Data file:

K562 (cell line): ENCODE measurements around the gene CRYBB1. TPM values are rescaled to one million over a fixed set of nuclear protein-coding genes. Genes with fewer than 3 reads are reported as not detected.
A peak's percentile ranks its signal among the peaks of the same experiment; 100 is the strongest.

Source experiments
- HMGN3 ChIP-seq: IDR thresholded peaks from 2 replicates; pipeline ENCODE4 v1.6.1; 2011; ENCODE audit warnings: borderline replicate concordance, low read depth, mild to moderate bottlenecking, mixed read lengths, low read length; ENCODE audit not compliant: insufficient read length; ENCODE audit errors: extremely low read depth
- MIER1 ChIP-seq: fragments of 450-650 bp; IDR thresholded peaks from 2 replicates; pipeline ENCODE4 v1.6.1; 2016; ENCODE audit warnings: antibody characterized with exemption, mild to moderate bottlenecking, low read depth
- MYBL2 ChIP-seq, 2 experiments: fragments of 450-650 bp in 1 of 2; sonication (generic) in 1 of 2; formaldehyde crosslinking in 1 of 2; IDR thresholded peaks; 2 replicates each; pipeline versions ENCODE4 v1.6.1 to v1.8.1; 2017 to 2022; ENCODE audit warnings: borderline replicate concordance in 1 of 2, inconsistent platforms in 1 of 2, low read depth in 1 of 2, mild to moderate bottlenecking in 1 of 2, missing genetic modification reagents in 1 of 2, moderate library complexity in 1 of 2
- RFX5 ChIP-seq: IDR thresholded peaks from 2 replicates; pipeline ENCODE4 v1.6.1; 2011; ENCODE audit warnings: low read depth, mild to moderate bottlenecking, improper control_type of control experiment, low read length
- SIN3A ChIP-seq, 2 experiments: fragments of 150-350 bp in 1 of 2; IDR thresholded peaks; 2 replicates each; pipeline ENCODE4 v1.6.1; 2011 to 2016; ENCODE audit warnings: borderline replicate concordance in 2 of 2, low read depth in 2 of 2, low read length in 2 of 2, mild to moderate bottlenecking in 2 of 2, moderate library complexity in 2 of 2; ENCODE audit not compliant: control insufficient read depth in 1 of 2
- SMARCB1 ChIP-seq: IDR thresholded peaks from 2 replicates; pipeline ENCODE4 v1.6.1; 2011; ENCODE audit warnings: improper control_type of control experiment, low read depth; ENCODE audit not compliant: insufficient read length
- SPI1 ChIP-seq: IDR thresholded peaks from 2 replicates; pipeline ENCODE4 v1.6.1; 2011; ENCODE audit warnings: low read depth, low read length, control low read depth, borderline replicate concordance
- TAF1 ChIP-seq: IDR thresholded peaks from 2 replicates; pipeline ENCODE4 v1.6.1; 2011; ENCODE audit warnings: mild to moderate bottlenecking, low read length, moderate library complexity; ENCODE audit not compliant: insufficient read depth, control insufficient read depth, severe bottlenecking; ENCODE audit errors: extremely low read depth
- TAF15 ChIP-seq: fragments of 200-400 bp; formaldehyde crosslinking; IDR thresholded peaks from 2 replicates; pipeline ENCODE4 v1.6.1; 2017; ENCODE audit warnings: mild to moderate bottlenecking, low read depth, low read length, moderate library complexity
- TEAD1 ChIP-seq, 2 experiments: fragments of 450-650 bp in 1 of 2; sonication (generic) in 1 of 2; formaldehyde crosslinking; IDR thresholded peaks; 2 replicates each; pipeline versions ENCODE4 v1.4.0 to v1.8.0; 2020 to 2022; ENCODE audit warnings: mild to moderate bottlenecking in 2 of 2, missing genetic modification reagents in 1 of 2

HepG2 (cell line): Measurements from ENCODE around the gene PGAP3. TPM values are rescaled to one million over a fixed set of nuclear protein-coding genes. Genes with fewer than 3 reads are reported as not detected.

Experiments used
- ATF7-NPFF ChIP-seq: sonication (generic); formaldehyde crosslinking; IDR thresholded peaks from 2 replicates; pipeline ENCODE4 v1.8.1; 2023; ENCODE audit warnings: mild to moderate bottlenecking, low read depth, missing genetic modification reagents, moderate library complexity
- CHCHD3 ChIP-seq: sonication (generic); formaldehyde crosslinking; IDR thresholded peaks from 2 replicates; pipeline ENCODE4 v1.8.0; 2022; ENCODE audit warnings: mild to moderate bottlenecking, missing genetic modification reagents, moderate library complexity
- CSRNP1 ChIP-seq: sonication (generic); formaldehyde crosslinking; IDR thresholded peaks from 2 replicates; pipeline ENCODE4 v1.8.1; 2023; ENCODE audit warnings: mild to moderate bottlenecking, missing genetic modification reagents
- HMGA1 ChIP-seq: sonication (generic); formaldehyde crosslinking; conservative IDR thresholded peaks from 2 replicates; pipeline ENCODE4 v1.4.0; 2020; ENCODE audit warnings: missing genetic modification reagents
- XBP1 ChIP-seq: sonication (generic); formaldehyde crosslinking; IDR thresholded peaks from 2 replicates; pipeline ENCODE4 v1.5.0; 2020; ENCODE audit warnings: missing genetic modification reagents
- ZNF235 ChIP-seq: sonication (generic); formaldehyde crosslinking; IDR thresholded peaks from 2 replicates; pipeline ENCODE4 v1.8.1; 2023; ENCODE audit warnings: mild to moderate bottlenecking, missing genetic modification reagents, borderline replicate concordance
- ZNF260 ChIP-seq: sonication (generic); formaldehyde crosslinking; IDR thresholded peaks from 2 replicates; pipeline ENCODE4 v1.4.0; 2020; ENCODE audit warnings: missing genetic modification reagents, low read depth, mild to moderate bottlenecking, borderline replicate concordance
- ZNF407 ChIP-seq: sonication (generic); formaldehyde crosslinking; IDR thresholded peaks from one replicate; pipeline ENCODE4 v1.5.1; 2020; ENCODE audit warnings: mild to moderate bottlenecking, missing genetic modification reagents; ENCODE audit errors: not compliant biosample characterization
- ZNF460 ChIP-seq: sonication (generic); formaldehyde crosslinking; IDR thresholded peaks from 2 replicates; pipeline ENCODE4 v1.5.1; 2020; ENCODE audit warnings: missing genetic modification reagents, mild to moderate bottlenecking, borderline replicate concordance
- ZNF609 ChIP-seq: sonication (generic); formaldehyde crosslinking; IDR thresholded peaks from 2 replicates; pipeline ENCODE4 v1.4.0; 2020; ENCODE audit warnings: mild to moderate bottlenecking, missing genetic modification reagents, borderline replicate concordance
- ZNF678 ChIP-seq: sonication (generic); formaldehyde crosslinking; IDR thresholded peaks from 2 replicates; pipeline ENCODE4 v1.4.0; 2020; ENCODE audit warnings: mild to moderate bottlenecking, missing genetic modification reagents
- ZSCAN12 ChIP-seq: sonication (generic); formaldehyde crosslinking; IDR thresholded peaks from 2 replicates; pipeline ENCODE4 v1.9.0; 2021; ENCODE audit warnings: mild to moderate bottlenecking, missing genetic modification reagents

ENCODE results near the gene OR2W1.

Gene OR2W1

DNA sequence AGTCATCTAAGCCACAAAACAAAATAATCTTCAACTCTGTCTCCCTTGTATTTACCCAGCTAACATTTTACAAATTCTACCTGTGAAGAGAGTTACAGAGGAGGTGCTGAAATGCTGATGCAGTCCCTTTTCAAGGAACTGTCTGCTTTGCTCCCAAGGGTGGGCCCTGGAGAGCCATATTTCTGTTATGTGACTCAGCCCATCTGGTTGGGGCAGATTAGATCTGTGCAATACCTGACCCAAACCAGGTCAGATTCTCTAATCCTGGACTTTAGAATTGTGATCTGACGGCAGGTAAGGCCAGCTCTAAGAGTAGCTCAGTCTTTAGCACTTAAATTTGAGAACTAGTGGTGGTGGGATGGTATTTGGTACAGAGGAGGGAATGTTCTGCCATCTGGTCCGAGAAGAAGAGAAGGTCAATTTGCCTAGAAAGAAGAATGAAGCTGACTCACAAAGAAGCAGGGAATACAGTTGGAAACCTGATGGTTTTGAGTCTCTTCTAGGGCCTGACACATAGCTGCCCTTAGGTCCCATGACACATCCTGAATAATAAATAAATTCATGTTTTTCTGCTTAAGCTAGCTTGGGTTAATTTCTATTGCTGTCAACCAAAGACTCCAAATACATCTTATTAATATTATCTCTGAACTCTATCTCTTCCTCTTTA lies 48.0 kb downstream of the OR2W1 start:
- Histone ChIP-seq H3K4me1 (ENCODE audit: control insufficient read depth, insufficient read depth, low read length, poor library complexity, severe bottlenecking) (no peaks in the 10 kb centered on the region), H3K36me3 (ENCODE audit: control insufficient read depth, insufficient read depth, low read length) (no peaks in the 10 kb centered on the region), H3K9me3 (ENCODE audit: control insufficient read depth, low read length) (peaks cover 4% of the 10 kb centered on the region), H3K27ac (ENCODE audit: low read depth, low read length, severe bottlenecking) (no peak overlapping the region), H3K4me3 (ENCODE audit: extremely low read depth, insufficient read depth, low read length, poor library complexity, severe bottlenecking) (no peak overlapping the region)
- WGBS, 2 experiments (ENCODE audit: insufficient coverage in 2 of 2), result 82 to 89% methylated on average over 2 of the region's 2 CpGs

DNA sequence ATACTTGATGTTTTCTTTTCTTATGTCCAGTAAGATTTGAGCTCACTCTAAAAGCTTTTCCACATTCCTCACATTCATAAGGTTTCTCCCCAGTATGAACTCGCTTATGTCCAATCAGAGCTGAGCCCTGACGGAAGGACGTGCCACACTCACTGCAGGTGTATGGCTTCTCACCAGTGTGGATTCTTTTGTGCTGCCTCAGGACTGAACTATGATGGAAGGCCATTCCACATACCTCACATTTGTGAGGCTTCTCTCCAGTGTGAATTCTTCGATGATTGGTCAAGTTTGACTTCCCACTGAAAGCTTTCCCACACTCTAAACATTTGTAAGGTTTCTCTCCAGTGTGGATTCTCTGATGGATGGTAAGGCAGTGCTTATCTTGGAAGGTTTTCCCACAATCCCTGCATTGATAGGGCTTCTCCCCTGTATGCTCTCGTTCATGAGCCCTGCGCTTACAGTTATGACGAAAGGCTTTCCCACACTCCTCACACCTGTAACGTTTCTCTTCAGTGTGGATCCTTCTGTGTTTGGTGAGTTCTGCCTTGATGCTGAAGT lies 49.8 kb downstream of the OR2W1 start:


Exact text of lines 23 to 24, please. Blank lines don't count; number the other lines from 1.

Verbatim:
- ZNF407 ChIP-seq: sonication (generic); formaldehyde crosslinking; IDR thresholded peaks from one replicate; pipeline ENCODE4 v1.5.1; 2020; ENCODE audit warnings: mild to moderate bottlenecking, missing genetic modification reagents; ENCODE audit errors: not compliant biosample characterization
- ZNF460 ChIP-seq: sonication (generic); formaldehyde crosslinking; IDR thresholded peaks from 2 replicates; pipeline ENCODE4 v1.5.1; 2020; ENCODE audit warnings: missing genetic modification reagents, mild to moderate bottlenecking, borderline replicate concordance